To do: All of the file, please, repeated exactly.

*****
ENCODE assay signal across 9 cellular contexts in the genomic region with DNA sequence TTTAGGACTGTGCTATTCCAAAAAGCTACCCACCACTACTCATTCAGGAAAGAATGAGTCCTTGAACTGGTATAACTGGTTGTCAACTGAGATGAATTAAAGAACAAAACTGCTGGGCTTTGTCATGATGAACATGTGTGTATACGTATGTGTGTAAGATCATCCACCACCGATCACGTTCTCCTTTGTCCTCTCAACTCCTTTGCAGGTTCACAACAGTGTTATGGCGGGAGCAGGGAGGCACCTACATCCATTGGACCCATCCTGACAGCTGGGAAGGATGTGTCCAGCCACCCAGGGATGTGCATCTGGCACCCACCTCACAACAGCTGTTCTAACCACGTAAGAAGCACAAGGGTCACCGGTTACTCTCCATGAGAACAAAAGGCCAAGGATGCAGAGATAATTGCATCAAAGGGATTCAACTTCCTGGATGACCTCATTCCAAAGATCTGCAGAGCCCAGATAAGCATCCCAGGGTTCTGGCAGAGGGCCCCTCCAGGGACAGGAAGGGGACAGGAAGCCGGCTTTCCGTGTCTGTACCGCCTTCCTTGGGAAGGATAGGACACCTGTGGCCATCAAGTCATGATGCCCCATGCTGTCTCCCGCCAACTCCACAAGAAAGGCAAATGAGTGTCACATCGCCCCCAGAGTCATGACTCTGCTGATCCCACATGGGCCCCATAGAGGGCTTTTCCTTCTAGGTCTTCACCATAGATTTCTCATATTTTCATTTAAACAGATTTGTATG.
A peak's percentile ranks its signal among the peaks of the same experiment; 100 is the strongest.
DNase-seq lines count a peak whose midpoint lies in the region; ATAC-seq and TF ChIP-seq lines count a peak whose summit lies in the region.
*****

ENCODE assay signal across 9 cellular contexts in the genomic region with DNA sequence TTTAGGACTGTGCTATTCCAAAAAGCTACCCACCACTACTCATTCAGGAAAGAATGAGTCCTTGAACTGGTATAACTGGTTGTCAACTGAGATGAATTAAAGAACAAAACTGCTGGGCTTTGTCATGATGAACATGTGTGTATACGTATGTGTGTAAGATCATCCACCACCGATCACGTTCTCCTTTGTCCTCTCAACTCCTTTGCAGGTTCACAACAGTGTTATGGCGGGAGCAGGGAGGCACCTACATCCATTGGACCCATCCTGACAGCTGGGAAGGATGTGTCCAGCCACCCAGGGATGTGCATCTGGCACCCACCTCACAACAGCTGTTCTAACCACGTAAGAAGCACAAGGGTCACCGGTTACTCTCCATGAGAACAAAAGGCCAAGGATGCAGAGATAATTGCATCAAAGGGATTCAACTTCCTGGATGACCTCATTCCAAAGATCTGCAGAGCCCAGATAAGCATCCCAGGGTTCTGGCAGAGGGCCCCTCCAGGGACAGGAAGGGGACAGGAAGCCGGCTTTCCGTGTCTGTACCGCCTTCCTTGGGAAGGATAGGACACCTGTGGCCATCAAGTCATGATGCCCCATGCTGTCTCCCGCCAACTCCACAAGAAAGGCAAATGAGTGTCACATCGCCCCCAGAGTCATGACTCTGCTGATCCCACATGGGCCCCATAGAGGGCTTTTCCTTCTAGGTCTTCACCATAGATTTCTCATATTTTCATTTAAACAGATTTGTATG.
A peak's percentile ranks its signal among the peaks of the same experiment; 100 is the strongest.
DNase-seq lines count a peak whose midpoint lies in the region; ATAC-seq and TF ChIP-seq lines count a peak whose summit lies in the region.